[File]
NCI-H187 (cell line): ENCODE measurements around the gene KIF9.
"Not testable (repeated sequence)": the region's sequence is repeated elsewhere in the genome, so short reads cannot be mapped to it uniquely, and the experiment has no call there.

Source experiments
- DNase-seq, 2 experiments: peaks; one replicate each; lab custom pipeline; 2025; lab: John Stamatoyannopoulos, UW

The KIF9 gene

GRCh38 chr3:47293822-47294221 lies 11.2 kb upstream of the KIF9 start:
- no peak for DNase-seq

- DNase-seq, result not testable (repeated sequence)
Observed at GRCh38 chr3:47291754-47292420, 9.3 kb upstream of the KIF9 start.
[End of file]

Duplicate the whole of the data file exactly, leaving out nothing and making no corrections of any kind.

NCI-H187 (cell line): ENCODE measurements around the gene KIF9.
"Not testable (repeated sequence)": the region's sequence is repeated elsewhere in the genome, so short reads cannot be mapped to it uniquely, and the experiment has no call there.

Source experiments
- DNase-seq, 2 experiments: peaks; one replicate each; lab custom pipeline; 2025; lab: John Stamatoyannopoulos, UW

The KIF9 gene

GRCh38 chr3:47293822-47294221 lies 11.2 kb upstream of the KIF9 start:
- no peak for DNase-seq

- DNase-seq, result not testable (repeated sequence)
Observed at GRCh38 chr3:47291754-47292420, 9.3 kb upstream of the KIF9 start.